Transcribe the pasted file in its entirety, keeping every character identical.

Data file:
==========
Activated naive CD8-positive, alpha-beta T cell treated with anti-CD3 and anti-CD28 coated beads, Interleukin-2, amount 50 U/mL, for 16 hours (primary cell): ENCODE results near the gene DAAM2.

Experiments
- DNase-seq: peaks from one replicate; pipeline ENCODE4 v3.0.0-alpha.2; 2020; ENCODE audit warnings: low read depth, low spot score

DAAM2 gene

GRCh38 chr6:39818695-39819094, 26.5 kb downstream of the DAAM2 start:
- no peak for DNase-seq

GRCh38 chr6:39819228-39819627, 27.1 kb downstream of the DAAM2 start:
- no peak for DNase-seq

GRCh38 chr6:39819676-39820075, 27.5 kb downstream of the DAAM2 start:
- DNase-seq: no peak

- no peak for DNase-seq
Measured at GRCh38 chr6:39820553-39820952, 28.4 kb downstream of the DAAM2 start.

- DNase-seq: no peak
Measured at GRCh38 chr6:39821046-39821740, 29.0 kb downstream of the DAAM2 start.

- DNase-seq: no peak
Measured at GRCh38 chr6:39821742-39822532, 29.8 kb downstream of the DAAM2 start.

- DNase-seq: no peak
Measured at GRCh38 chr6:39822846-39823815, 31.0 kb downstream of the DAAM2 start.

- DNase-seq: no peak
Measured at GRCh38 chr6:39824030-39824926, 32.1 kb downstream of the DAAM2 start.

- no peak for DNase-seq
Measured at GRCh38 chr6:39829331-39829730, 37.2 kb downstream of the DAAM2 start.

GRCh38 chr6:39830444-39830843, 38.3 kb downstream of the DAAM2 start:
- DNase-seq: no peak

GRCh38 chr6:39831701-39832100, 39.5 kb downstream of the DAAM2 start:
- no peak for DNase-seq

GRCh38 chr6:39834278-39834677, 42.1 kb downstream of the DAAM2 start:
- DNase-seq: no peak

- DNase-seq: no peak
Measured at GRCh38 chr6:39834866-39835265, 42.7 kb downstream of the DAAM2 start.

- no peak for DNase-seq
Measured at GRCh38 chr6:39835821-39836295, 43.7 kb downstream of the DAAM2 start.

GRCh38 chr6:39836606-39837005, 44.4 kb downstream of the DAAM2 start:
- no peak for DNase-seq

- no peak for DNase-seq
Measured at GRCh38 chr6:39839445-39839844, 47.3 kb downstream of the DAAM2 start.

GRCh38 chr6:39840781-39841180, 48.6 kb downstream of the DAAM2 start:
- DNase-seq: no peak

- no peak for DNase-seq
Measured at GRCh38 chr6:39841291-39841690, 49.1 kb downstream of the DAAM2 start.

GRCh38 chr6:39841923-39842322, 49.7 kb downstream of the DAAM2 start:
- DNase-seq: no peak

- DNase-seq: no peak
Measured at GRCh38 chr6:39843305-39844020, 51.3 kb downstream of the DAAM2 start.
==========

Activated naive CD8-positive, alpha-beta T cell treated with anti-CD3 and anti-CD28 coated beads, Interleukin-2, amount 50 U/mL, for 16 hours (primary cell): ENCODE results near the gene DAAM2.

Experiments
- DNase-seq: peaks from one replicate; pipeline ENCODE4 v3.0.0-alpha.2; 2020; ENCODE audit warnings: low read depth, low spot score

DAAM2 gene

GRCh38 chr6:39818695-39819094, 26.5 kb downstream of the DAAM2 start:
- no peak for DNase-seq

GRCh38 chr6:39819228-39819627, 27.1 kb downstream of the DAAM2 start:
- no peak for DNase-seq

GRCh38 chr6:39819676-39820075, 27.5 kb downstream of the DAAM2 start:
- DNase-seq: no peak

- no peak for DNase-seq
Measured at GRCh38 chr6:39820553-39820952, 28.4 kb downstream of the DAAM2 start.

- DNase-seq: no peak
Measured at GRCh38 chr6:39821046-39821740, 29.0 kb downstream of the DAAM2 start.

- DNase-seq: no peak
Measured at GRCh38 chr6:39821742-39822532, 29.8 kb downstream of the DAAM2 start.

- DNase-seq: no peak
Measured at GRCh38 chr6:39822846-39823815, 31.0 kb downstream of the DAAM2 start.

- DNase-seq: no peak
Measured at GRCh38 chr6:39824030-39824926, 32.1 kb downstream of the DAAM2 start.

- no peak for DNase-seq
Measured at GRCh38 chr6:39829331-39829730, 37.2 kb downstream of the DAAM2 start.

GRCh38 chr6:39830444-39830843, 38.3 kb downstream of the DAAM2 start:
- DNase-seq: no peak

GRCh38 chr6:39831701-39832100, 39.5 kb downstream of the DAAM2 start:
- no peak for DNase-seq

GRCh38 chr6:39834278-39834677, 42.1 kb downstream of the DAAM2 start:
- DNase-seq: no peak

- DNase-seq: no peak
Measured at GRCh38 chr6:39834866-39835265, 42.7 kb downstream of the DAAM2 start.

- no peak for DNase-seq
Measured at GRCh38 chr6:39835821-39836295, 43.7 kb downstream of the DAAM2 start.

GRCh38 chr6:39836606-39837005, 44.4 kb downstream of the DAAM2 start:
- no peak for DNase-seq

- no peak for DNase-seq
Measured at GRCh38 chr6:39839445-39839844, 47.3 kb downstream of the DAAM2 start.

GRCh38 chr6:39840781-39841180, 48.6 kb downstream of the DAAM2 start:
- DNase-seq: no peak

- no peak for DNase-seq
Measured at GRCh38 chr6:39841291-39841690, 49.1 kb downstream of the DAAM2 start.

GRCh38 chr6:39841923-39842322, 49.7 kb downstream of the DAAM2 start:
- DNase-seq: no peak

- DNase-seq: no peak
Measured at GRCh38 chr6:39843305-39844020, 51.3 kb downstream of the DAAM2 start.